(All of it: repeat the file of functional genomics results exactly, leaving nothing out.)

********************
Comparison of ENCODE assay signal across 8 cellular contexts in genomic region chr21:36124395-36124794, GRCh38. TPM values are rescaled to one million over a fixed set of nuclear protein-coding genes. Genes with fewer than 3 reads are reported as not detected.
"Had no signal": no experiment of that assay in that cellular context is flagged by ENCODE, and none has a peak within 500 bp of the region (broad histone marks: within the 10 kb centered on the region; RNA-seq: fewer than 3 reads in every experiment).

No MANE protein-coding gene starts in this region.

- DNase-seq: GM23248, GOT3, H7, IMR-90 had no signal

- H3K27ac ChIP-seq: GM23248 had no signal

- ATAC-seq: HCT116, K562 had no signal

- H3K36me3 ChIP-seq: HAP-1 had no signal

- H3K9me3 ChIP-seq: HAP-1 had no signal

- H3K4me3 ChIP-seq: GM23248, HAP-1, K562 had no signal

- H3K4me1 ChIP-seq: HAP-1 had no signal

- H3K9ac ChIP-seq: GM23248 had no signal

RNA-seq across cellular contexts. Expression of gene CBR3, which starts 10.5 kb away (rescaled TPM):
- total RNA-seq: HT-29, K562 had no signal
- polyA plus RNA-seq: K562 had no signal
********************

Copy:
Comparison of ENCODE assay signal across 8 cellular contexts in genomic region chr21:36124395-36124794, GRCh38. TPM values are rescaled to one million over a fixed set of nuclear protein-coding genes. Genes with fewer than 3 reads are reported as not detected.
"Had no signal": no experiment of that assay in that cellular context is flagged by ENCODE, and none has a peak within 500 bp of the region (broad histone marks: within the 10 kb centered on the region; RNA-seq: fewer than 3 reads in every experiment).

No MANE protein-coding gene starts in this region.

- DNase-seq: GM23248, GOT3, H7, IMR-90 had no signal

- H3K27ac ChIP-seq: GM23248 had no signal

- ATAC-seq: HCT116, K562 had no signal

- H3K36me3 ChIP-seq: HAP-1 had no signal

- H3K9me3 ChIP-seq: HAP-1 had no signal

- H3K4me3 ChIP-seq: GM23248, HAP-1, K562 had no signal

- H3K4me1 ChIP-seq: HAP-1 had no signal

- H3K9ac ChIP-seq: GM23248 had no signal

RNA-seq across cellular contexts. Expression of gene CBR3, which starts 10.5 kb away (rescaled TPM):
- total RNA-seq: HT-29, K562 had no signal
- polyA plus RNA-seq: K562 had no signal